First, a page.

Gates pitches Armageddon scenario to court
And has some interesting things to say about bloat and copying
If the Unsettling States have their way, Microsoft will either have to withdraw Windows or put out versions of the product that probably won't work, Bill Gates testified at the antitrust trial yesterday. Furthermore, if I Microsoft employee had an idea, they'd be in contempt of court if they didn't immediately pass it on to the major PC companies.
Oh yes, and Microsoft would disintegrate. Bill, poised, sophisticated, in a dark suit with a light blue shirt (as the fashion correspondents tell us) was delivering the full-on Armageddon scenario, and not mumbling or being evasive once (outrageous, insufferably literal, yes). The pull out or ship broken product argument is fairly easy to follow, and has a kind of perverted merit. In his written testimony he said: ""Given the interdependencies among parts of Windows, and the complexity of the product, there is no clear dividing line between where a particular block ends and the operating system begins."
This is no more than the truth, although as we all know Microsoft has engineered a fair bit of this deliberately in order to make it difficult for them to be disentangled. But questioned about the DoJ settlement Gates conceded that the company is working on identifying where the boundaries between operating system and applications lie. The States' attorney's point here was that if Microsoft could do this for the DoJ, why not the States?
But actually, the fact that Microsoft has to put teams of coders on figuring out what's what is more telling. In many cases the company really does not know, because development has proceeded haphazardly with no clear records, no clear central control of who's doing what, and inadequate/incorrect documentation. Yesterday Bill appears to have been inadvertently confirming to us that he is a manufacturer of inadequately architected bloat, and that this is the way the greatest software company in the world proposes to continue to do business.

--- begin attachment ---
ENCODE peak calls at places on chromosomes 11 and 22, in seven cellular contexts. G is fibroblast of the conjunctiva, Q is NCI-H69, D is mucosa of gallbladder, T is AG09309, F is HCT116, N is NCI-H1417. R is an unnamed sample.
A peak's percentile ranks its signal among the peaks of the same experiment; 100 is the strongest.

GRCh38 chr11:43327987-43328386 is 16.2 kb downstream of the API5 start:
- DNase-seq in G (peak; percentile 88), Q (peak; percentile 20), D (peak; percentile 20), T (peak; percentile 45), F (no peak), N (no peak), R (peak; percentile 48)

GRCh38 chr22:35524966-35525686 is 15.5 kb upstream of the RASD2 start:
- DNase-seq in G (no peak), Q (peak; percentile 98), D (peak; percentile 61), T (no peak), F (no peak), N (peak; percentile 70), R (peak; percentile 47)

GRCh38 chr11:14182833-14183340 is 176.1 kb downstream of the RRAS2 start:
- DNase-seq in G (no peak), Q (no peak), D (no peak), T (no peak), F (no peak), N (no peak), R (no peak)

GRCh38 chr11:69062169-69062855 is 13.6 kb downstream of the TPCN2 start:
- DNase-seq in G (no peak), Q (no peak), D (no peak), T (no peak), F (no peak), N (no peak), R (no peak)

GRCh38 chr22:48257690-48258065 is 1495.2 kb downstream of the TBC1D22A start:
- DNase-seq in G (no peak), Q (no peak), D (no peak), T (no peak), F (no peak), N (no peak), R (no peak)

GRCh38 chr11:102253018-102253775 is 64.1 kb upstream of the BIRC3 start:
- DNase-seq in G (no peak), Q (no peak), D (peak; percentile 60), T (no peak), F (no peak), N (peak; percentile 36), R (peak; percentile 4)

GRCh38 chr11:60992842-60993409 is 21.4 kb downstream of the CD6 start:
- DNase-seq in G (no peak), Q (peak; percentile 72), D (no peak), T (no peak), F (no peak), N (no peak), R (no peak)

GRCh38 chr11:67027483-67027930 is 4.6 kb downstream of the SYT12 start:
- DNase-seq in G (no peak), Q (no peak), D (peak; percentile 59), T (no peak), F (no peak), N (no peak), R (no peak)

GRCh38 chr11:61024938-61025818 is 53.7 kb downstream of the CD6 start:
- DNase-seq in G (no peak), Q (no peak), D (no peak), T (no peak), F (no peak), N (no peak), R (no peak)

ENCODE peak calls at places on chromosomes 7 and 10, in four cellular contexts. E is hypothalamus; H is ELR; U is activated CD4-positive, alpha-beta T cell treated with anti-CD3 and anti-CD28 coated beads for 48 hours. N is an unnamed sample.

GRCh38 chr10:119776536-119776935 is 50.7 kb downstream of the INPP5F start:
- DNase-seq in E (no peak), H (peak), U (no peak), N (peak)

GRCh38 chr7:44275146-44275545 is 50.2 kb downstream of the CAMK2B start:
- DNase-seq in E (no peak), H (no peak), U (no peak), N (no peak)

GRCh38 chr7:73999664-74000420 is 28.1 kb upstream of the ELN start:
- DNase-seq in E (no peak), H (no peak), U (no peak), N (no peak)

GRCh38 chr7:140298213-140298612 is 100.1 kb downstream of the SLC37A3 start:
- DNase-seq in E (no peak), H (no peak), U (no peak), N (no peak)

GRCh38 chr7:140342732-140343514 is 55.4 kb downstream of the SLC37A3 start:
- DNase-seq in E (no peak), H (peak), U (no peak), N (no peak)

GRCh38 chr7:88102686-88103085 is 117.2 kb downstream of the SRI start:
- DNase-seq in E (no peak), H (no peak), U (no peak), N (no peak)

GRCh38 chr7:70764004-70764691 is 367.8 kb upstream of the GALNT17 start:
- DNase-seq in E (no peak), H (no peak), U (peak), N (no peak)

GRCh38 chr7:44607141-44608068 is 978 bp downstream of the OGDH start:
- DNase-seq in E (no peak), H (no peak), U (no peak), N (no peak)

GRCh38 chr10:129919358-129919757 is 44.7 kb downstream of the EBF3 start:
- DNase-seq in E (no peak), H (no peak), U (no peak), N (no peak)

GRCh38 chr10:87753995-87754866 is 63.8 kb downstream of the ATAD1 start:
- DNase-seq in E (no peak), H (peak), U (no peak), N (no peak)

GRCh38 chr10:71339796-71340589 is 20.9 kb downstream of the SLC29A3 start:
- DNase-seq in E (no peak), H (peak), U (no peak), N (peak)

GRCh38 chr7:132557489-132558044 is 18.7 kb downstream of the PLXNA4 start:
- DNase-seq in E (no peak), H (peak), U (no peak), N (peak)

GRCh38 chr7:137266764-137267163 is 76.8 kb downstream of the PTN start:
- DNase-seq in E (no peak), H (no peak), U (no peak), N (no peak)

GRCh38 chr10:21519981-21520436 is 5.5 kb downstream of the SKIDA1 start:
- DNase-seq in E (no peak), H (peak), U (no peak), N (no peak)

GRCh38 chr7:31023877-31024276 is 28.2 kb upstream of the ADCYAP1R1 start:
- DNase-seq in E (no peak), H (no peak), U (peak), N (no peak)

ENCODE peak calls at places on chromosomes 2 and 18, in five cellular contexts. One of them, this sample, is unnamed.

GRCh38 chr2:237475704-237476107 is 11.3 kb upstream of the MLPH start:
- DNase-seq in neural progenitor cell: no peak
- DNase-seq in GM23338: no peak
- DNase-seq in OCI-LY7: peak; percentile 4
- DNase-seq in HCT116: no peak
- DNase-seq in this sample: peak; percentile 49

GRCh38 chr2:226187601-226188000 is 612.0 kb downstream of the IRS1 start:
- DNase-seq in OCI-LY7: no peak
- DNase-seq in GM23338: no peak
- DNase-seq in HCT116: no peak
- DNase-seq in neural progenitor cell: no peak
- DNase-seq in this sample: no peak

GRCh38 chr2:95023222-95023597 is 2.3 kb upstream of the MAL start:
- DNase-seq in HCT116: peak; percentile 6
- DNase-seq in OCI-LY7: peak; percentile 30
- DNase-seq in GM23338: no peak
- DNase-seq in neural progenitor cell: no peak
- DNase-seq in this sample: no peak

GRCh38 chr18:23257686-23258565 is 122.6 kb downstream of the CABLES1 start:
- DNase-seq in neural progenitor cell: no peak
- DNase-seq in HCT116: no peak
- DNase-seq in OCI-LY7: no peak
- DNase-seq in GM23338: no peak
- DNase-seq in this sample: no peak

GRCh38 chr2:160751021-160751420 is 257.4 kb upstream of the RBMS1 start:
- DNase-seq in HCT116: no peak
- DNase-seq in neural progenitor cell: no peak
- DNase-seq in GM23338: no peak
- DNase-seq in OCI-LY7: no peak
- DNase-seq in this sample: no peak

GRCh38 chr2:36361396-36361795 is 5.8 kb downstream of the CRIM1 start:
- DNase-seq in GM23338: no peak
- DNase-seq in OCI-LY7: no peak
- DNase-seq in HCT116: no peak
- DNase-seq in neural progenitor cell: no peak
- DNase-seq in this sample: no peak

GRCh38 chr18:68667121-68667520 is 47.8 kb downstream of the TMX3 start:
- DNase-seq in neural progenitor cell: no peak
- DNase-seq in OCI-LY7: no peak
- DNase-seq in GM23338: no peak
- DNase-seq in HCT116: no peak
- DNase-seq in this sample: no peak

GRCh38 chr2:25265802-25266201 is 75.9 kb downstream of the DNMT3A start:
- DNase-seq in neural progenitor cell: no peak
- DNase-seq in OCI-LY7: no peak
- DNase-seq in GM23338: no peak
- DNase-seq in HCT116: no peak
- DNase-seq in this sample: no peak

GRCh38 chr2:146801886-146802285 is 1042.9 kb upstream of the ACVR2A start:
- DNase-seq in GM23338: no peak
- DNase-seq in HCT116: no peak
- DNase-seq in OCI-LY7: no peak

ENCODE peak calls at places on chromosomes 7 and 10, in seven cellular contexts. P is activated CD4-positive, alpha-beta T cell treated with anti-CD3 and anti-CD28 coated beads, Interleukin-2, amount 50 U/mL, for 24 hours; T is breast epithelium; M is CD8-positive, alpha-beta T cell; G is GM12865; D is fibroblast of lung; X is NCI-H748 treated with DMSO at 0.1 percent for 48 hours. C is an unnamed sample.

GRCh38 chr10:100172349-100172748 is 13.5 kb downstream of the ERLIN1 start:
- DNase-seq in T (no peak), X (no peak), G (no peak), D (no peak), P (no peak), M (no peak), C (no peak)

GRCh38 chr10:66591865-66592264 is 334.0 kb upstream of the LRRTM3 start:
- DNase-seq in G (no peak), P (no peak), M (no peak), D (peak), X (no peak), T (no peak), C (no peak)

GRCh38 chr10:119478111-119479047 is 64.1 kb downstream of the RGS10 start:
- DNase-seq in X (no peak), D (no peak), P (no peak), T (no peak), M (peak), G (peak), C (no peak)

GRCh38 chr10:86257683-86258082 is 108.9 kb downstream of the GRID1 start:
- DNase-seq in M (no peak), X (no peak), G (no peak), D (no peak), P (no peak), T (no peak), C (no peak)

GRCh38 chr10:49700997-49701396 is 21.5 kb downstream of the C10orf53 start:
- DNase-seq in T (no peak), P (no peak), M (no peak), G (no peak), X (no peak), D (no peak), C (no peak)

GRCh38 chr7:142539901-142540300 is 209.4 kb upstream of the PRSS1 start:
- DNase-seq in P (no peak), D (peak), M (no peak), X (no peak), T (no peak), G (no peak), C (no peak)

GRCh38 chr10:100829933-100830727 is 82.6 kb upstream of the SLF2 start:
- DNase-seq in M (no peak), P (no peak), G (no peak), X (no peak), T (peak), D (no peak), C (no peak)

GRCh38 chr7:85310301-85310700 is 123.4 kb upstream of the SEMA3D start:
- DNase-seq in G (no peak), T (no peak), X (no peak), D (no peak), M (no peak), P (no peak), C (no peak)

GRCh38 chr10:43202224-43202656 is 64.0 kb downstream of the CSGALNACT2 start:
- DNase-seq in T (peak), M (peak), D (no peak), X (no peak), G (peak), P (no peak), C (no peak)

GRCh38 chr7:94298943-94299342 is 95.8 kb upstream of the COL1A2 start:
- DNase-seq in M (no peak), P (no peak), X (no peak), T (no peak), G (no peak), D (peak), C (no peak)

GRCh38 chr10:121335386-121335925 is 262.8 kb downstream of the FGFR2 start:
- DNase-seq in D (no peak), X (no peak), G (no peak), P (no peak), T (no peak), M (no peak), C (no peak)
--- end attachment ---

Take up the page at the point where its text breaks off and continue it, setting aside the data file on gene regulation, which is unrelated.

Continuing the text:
In the interests of good software design and civilisation in general The Register feels strongly that Microsoft should be forced to disentangle it all anyway, no matter how hard its own incompetence and mendacity has made the task. We also feel it should be ordered to design proper software, but we accept this doesn't figure directly in the States' proposals.
But back to Bill. He also had some interesting things to say on cloning Windows, arguing that the States proposals would allow rivals to clone Windows. He was then shown email dealing with Microsoft's efforts to clone aspects of Netscape Navigator. Bill accepted that Microsoft had engaged in cloning activities, but said this was OK provided you didn't have access to the source code. The notion of companies cloning Windows is however not obviously related to the States' proposals for OEMs to be allowed to do tailored versions of Windows, and for companies to have access to Microsoft source code. Microsoft's obsession with this, we reckon, must mean WABI really scared Bill all those years ago.
The States' produced one incriminating Gates email, from 1998, which dealt with stopping non-Microsoft browsers being able to work well with Office: "Allowing Office documents to be rendered very well by other people's browsers is one of the most destructive things we could do to the company. This is a case where Office has to avoid doing something to destroy Windows."
At this juncture, as we recall, Gates was still sort of favouring the screwy idea of using Microsoft proprietory file formats to dominate the Internet, so the email probably relates to stuff that's now largely abandoned.
And that contempt of court stuff? The most interesting thing about it is that it was brought up in Gates' written testimony, so despite its being a clearly demented notion, this is something he and the legal team have put forward after some consideration, rather than a nutty notion that spilled out in a courtroom blurt. Microsoft employees having ideas would be in violation of the disclosure provisions if they didn't immediately tell the relevant people about that idea: "The minute it came into his brain, the guy's in criminal contempt," he said. Asked if the provisions didn't just mean they'd have to make the disclosures when they employed the code, Bill retorted that thinking was employing.
So there you go. If this is how Microsoft is interpreting the disclosure provisions, and if the States actually succeed in making them stick, Compaq, Dell, Gateway, HP et al will be bombarded by idea disclosure alerts from Bill during his very next think week. Otherwise, he'd have to go to jail, right? ®
Sponsored: The Nuts and Bolts of Ransomware in 2016